SUN, WINE AND WATER: KAYAKING PORTUGAL’S DOURO RIVER Part Three

“Inside us there is something that has no name, that something is what we are.”                                                                                                              Jose Saramago, Portuguese novelist, Nobel Prize in literature, 1998.

Most of my travels concentrate on wilderness or the natural world, where, in a very brief time, I am immersed in my environment, touching its reality.  How different the experience as a tourist in a foreign culture.  A ten-day tour of Portugal provides little opportunity to interact with the Portuguese, especially since, with the exception of the owners of the quintas, almost everyone we meet is employed to serve us.

Each day we have to drive to our put-in point, since the quintas are always located on high ground.

Unloading the kayaks.

It’s a blistering hot day and we are happy to stop at a sandy beach for lunch in the shade of a eucalyptus tree and a swim in the cool water.

Lunch stop

The pause that refreshes

The peaceful water allows us to hug the banks looking for fruit to pick.

Drifting along.

The occasional large boat produces a gentle wake that sends us bobbing up and down.  Who’s having more fun: the few passengers on the boat or our hardy band of paddlers?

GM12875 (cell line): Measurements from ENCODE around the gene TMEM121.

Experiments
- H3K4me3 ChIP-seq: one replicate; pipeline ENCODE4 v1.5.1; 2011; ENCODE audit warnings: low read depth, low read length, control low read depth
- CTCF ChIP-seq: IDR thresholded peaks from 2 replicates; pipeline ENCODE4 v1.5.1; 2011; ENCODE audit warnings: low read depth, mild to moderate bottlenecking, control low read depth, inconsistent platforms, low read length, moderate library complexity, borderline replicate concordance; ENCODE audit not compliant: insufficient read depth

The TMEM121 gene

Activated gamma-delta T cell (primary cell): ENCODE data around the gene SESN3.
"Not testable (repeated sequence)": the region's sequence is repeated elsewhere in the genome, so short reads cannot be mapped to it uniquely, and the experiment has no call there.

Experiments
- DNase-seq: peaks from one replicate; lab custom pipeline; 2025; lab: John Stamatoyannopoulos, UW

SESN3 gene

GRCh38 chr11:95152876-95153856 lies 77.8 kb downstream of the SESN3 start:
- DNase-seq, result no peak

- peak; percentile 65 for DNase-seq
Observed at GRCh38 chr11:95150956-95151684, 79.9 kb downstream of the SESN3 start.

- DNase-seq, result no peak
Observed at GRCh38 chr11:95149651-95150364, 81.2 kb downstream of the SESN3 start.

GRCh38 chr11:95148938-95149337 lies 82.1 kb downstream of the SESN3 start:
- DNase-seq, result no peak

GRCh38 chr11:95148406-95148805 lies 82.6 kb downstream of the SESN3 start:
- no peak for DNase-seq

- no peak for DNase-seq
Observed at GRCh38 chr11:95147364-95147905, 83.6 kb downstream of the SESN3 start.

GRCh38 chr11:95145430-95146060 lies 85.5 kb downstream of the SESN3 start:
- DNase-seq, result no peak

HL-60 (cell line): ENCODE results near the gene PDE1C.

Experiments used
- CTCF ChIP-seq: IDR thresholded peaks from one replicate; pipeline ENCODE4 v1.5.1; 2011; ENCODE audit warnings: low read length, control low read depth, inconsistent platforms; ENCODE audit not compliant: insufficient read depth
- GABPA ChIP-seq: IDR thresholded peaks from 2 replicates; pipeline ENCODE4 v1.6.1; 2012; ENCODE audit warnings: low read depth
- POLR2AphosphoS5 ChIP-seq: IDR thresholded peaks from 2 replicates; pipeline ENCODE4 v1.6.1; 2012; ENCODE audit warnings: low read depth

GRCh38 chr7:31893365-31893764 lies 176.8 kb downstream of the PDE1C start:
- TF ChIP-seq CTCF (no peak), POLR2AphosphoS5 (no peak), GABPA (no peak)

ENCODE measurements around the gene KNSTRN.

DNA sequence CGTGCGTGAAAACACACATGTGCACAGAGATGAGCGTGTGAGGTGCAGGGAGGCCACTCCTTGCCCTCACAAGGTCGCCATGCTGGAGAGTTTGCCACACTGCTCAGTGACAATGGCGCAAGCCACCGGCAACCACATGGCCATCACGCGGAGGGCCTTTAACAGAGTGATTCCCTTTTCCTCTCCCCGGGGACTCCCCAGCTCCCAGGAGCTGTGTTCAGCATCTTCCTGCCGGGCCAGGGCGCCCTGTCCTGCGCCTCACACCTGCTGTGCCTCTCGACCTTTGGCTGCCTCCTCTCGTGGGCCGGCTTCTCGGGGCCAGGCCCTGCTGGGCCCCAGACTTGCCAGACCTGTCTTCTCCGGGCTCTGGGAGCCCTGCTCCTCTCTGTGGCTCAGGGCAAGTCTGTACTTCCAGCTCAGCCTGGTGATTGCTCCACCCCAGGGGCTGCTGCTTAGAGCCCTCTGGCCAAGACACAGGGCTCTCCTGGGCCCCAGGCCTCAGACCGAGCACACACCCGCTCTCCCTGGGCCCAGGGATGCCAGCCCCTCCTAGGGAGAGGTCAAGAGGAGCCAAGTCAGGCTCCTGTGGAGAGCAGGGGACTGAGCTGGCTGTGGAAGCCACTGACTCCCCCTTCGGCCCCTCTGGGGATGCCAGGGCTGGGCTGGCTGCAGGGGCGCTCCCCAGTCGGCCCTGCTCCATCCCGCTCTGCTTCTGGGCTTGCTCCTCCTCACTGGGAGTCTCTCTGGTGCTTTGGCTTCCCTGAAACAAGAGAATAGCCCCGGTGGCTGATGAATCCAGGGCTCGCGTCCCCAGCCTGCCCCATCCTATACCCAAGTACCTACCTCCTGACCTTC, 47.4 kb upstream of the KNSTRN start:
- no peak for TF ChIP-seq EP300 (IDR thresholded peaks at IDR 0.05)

Cruising the river.

Our plan this day was to visit a newly opened museum of regional pictographic art but we arrived too late.  Still, the drive to this ultra-modern building high above the river was rewarded with a spectacular view.

Outer entrance to the museum.

Inner entrance to the museum.

View from the museum.

Portugal has had devastating wildfires this summer, and the museum site gave a clear view of one of them.

View from the museum.

Our quinta for the night is an organic farm and vineyard.  The owner, family and staff are incredibly welcoming, treating us to the usual pre-dinner port and the best roasted lamb I have ever eaten.  For once, our talkative group is silenced as we gnaw bones and lick fingers, table manners which we are assured are more than pleasing to the cook.

My kayak partner, Barbara, and Vitor, one of our incredibly hard-working Portuguese guides, enjoying a pre-dinner port.

Early next morning the owner takes us on a tour of his property, accompanied by a trained bird dog and a bouncing puppy that already knows instinctively how to point.  We see cork trees and sheep, almond and olive trees, cabins for hunters who come for the quail and wild boar, and more wildfire.

Cork tree.

The lower part of the cork, which is apparently the bark, has been harvested.  In seven years the cork will have regrown enough to be harvested again.

The owner’s love for his land and animals translates into joy as he explains how he irrigates, tends and harvests.

The owner with his puppy.

Fields of gold.

Shepherd and his dogs.

Sheep

Lambskin lunch bag.

Cottage for hunters

All too soon it’s time to return to our kayaks.  I wish we could stay another night here to see more of the quinta, enjoy the cuisine and visit the museum, but a busy day awaits.

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